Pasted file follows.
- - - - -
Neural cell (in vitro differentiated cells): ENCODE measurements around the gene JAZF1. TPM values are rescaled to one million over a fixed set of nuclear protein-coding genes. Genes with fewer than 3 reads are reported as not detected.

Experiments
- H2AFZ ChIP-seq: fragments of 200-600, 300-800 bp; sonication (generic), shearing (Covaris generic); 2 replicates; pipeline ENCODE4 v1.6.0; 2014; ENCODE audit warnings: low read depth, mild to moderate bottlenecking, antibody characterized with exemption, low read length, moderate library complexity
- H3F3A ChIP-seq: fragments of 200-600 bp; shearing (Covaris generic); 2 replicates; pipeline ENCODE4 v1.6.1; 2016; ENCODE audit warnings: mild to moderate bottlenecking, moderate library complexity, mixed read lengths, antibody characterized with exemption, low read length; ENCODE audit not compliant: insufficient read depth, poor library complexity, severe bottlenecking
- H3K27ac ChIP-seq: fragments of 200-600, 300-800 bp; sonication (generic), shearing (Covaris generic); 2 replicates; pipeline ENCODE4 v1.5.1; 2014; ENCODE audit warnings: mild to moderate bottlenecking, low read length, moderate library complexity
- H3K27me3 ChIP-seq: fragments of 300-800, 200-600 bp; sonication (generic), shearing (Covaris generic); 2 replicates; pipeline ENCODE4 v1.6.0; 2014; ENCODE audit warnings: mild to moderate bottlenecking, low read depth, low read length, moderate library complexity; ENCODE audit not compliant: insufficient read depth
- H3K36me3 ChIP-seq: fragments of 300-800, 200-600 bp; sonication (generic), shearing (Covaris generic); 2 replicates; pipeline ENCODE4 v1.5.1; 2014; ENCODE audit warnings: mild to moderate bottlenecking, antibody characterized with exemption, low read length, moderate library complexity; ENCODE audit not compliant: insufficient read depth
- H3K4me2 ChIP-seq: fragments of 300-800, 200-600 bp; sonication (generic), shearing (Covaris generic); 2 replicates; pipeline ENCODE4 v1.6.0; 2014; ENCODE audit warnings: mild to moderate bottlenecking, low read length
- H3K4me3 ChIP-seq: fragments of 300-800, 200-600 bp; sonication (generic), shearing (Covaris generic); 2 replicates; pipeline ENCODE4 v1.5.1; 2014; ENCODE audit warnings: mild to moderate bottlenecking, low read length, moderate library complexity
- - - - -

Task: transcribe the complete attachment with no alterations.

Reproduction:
Neural cell (in vitro differentiated cells): ENCODE measurements around the gene JAZF1. TPM values are rescaled to one million over a fixed set of nuclear protein-coding genes. Genes with fewer than 3 reads are reported as not detected.

Experiments
- H2AFZ ChIP-seq: fragments of 200-600, 300-800 bp; sonication (generic), shearing (Covaris generic); 2 replicates; pipeline ENCODE4 v1.6.0; 2014; ENCODE audit warnings: low read depth, mild to moderate bottlenecking, antibody characterized with exemption, low read length, moderate library complexity
- H3F3A ChIP-seq: fragments of 200-600 bp; shearing (Covaris generic); 2 replicates; pipeline ENCODE4 v1.6.1; 2016; ENCODE audit warnings: mild to moderate bottlenecking, moderate library complexity, mixed read lengths, antibody characterized with exemption, low read length; ENCODE audit not compliant: insufficient read depth, poor library complexity, severe bottlenecking
- H3K27ac ChIP-seq: fragments of 200-600, 300-800 bp; sonication (generic), shearing (Covaris generic); 2 replicates; pipeline ENCODE4 v1.5.1; 2014; ENCODE audit warnings: mild to moderate bottlenecking, low read length, moderate library complexity
- H3K27me3 ChIP-seq: fragments of 300-800, 200-600 bp; sonication (generic), shearing (Covaris generic); 2 replicates; pipeline ENCODE4 v1.6.0; 2014; ENCODE audit warnings: mild to moderate bottlenecking, low read depth, low read length, moderate library complexity; ENCODE audit not compliant: insufficient read depth
- H3K36me3 ChIP-seq: fragments of 300-800, 200-600 bp; sonication (generic), shearing (Covaris generic); 2 replicates; pipeline ENCODE4 v1.5.1; 2014; ENCODE audit warnings: mild to moderate bottlenecking, antibody characterized with exemption, low read length, moderate library complexity; ENCODE audit not compliant: insufficient read depth
- H3K4me2 ChIP-seq: fragments of 300-800, 200-600 bp; sonication (generic), shearing (Covaris generic); 2 replicates; pipeline ENCODE4 v1.6.0; 2014; ENCODE audit warnings: mild to moderate bottlenecking, low read length
- H3K4me3 ChIP-seq: fragments of 300-800, 200-600 bp; sonication (generic), shearing (Covaris generic); 2 replicates; pipeline ENCODE4 v1.5.1; 2014; ENCODE audit warnings: mild to moderate bottlenecking, low read length, moderate library complexity